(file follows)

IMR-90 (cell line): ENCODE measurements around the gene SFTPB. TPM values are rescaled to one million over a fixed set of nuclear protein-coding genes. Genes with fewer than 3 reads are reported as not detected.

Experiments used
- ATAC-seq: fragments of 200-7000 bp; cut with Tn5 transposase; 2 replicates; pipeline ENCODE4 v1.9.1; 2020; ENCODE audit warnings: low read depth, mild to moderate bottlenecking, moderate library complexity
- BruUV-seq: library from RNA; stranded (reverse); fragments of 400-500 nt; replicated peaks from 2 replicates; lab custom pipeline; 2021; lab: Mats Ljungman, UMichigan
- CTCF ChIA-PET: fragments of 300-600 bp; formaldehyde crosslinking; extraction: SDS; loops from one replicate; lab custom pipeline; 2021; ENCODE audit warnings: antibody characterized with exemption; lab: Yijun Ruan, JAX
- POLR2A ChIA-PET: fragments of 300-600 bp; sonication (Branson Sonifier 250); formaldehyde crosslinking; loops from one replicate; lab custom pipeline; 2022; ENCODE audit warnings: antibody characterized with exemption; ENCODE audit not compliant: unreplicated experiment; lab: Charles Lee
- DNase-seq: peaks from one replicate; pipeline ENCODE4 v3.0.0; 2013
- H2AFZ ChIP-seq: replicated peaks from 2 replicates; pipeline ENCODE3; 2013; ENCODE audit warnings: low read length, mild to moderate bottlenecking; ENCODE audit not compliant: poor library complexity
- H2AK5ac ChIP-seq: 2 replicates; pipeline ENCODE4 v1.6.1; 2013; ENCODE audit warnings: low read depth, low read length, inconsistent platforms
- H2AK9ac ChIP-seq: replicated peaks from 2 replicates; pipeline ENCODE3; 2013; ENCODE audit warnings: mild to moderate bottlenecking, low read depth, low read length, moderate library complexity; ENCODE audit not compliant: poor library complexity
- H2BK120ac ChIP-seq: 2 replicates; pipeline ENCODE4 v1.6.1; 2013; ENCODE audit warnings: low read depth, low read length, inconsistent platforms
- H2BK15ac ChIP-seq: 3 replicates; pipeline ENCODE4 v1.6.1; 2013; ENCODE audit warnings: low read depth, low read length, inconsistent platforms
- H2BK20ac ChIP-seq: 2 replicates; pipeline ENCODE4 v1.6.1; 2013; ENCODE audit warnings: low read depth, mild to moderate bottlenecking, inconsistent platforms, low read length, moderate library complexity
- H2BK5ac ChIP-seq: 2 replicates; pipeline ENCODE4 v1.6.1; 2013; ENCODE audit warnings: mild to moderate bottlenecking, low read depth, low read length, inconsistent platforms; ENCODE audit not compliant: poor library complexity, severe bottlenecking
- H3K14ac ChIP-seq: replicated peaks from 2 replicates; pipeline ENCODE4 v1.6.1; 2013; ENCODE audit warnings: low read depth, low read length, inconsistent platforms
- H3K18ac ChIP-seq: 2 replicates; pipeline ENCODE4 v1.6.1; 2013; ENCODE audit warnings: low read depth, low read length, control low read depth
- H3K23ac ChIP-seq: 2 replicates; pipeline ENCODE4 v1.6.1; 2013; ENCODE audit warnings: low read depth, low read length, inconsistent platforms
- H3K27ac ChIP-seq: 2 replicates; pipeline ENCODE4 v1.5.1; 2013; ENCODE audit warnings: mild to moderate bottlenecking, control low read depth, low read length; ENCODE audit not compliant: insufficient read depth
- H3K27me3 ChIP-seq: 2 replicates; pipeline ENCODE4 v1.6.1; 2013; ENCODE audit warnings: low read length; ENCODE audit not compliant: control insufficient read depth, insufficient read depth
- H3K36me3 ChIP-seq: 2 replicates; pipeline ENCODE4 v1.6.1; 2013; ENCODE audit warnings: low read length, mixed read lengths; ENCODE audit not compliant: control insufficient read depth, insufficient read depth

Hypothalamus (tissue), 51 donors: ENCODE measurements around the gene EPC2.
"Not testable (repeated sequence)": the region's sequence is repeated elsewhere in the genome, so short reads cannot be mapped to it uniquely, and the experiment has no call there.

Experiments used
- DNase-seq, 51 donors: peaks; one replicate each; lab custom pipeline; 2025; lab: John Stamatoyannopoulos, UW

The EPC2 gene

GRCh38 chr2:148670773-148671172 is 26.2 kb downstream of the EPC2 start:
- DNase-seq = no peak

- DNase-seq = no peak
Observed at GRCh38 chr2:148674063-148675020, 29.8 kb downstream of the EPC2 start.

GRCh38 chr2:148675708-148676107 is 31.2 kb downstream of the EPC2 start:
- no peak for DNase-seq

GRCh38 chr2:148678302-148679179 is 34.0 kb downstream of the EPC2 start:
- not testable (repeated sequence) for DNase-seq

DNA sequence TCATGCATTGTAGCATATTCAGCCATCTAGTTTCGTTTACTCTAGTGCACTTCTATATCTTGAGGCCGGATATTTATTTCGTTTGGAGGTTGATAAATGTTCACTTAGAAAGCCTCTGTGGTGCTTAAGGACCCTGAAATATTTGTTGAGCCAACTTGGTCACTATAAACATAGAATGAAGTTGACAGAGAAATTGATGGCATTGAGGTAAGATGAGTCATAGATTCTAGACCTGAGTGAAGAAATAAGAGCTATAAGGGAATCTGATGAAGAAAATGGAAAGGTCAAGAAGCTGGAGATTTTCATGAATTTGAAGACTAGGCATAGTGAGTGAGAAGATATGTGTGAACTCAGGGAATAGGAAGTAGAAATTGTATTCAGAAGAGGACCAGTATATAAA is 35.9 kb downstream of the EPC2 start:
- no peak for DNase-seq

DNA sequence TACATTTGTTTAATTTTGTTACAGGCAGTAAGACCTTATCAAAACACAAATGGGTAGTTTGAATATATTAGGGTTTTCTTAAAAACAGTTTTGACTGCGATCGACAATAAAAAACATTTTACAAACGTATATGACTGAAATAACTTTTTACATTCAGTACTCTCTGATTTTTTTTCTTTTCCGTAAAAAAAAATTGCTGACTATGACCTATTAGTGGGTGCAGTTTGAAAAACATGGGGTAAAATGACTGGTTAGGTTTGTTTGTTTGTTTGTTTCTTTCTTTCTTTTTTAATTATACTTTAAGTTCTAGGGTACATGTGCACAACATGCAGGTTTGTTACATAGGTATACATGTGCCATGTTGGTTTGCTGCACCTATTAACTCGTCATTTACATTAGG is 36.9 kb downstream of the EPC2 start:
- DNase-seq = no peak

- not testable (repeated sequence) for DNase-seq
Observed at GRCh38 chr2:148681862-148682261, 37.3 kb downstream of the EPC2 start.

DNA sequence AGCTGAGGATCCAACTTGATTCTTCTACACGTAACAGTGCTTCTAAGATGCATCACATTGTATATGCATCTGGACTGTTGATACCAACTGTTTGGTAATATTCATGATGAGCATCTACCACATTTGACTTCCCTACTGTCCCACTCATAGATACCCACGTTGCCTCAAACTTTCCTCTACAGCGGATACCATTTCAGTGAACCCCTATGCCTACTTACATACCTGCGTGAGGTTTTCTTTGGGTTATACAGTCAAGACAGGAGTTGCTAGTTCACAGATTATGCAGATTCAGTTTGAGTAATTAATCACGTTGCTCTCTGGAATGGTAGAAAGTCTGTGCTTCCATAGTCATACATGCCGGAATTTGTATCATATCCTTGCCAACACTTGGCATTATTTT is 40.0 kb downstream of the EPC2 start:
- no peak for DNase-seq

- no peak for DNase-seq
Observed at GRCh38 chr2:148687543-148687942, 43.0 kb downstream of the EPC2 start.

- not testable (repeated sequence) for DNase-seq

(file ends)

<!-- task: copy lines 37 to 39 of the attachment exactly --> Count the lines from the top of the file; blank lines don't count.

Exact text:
- DNase-seq = no peak

- not testable (repeated sequence) for DNase-seq
Observed at GRCh38 chr2:148681862-148682261, 37.3 kb downstream of the EPC2 start.